Perhaps the president knows something legislative watchers don’t, because Mr. Obama vows – in sharp contrast to political pundits Capitol Hill insiders – the House Speaker John Boehner will indeed pass immigration reform before the end of the year.
Most say the issue is dead for 2014, The Hill reported.
But in a meeting with key Democratic Party senators, Mr. Obama predicted this his vow to voters to reform immigration law, and loosen restrictions on illegals and open doors to more amnesty, will become reality in the coming months. Republicans will lose big at the polls if they fail to act, he warned, the media outlet reported.
“[Obama] predicted the House would pass something this year,” said Sen. Tim Kaine, who attended this week’s meeting with the president, in The Hill. At the same time, Mr. Kaine said the president admitted the legislative debates would prove fiery.
“He said we’re then all going to have a challenging conversation,” Mr. Kaine said, in The Hill. “He said it was more likely than not the House would do something.”
Sen. Charles Schumer, who sponsored a bill on immigration that passed the Senate, emerged from the same meeting with a similar assessment.
“I think our Republican colleagues realize that to be blocking immigration reform is not good for them,” Mr. Schumer said, in The Hill.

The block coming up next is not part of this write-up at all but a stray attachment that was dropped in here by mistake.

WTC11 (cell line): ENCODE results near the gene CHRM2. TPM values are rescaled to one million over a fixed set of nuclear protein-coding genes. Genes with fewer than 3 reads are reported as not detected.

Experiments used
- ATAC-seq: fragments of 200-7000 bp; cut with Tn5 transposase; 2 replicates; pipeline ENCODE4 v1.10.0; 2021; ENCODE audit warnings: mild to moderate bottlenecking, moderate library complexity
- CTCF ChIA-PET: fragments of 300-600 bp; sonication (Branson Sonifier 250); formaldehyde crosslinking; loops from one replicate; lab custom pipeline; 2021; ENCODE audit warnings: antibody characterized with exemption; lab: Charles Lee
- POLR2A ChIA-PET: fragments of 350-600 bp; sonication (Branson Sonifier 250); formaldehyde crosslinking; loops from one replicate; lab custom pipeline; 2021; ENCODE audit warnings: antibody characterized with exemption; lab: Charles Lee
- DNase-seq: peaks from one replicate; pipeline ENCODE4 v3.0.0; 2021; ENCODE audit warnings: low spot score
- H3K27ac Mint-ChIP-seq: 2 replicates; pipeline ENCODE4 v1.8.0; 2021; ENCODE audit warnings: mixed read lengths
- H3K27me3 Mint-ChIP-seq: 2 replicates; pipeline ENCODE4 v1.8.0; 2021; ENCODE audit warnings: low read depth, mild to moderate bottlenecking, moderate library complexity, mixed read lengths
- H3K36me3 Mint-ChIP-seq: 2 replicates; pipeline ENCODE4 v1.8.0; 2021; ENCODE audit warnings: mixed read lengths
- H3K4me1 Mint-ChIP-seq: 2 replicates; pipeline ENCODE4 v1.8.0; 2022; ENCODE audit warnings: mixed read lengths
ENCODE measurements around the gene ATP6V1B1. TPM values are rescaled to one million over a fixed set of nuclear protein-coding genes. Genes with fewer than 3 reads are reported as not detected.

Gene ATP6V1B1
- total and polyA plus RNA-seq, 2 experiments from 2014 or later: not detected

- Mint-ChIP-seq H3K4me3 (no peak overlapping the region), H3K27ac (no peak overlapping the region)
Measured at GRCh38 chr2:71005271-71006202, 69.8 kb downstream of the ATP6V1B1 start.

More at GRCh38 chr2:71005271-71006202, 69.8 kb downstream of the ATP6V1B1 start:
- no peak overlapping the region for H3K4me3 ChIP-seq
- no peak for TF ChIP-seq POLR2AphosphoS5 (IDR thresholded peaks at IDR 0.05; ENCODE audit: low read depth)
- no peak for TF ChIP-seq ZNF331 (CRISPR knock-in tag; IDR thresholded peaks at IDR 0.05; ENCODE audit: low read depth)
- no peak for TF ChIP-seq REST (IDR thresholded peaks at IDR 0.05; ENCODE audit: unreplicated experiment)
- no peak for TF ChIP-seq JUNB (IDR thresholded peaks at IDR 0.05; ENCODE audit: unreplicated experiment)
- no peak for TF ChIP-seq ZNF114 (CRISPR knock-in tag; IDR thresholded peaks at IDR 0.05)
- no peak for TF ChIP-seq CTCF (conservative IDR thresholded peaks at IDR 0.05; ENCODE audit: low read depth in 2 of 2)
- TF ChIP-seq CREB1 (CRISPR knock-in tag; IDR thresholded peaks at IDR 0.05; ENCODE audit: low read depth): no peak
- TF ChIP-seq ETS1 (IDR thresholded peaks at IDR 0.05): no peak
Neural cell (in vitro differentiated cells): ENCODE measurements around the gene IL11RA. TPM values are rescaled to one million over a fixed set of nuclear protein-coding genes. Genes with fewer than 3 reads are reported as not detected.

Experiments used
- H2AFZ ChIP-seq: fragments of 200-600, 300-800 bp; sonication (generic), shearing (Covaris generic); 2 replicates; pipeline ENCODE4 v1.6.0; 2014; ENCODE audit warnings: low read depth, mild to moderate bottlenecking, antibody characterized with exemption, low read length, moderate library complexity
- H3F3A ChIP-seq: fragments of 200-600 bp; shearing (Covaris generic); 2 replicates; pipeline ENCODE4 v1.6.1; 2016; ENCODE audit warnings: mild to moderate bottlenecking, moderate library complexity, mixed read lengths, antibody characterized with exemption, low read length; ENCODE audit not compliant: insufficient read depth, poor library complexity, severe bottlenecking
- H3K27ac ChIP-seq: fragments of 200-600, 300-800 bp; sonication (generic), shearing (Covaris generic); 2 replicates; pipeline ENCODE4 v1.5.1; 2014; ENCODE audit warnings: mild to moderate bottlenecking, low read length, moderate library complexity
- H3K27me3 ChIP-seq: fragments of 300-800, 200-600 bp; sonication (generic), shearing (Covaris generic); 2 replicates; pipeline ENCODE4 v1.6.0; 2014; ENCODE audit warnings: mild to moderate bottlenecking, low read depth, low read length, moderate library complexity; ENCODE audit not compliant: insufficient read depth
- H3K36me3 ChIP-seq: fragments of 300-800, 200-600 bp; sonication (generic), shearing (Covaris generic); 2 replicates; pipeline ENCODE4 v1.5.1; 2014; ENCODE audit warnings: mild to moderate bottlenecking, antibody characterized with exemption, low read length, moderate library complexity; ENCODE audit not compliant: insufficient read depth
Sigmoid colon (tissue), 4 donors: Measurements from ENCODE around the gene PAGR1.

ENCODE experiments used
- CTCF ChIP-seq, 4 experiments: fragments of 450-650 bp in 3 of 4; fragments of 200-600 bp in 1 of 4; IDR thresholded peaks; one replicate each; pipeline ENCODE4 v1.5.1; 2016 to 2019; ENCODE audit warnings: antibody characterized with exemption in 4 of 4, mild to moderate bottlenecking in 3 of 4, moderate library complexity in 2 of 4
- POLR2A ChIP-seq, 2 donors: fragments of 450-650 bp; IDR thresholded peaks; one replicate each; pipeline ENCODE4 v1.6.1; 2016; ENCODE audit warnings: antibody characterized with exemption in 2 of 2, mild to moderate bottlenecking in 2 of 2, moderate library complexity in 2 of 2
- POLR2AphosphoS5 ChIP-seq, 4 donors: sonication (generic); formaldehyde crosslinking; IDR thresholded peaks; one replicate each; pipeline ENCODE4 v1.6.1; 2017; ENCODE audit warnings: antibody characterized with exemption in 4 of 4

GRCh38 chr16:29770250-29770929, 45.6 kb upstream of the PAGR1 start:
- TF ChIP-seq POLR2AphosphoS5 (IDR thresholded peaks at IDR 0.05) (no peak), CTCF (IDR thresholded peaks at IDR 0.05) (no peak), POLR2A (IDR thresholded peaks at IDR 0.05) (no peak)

Meanwhile, moves are afoot on the Republican side to bring forward immigration reform. Mr. Boehner hired the same aide to work as his new immigration policy director who also worked for Sen. John McCain – who co-sponsored Mr. Schumer’s immigration bill. And Mr. Boehner said he’s readying to release a set of Republican Party immigration reform measures just before Mr. Obama’s State of the Union address on Jan. 28.
It’s still not clear how the two sides will find consensus on the most controversial aspect of Mr. Obama’s immigration reform – the legalization of about 11 million illegals. Several Republicans in the House say they won’t vote for amnesty in any form, while Rep. Darrell Issa has suggested a plan to legalize immigrants via visas and worker permits, The Hill reported. Meanwhile, Mr. Boehner has indicated in the past that he’s in favor of a piecemeal approach to immigration reform, rather than the sweeping legislative change proposed by the president and key Democrats. And Mr. Issa has expressed doubts that immigration reform could pass before 2015.
Despite, Mr. Obama is still optimistic for 2014 reform.
“He feels good. He thinks we’re going to be able to get something on immigration,” said one Democratic senator who met with the president at the White House, The Hill reported. “He just thinks that Republicans are not going to want to be hanging out on that.”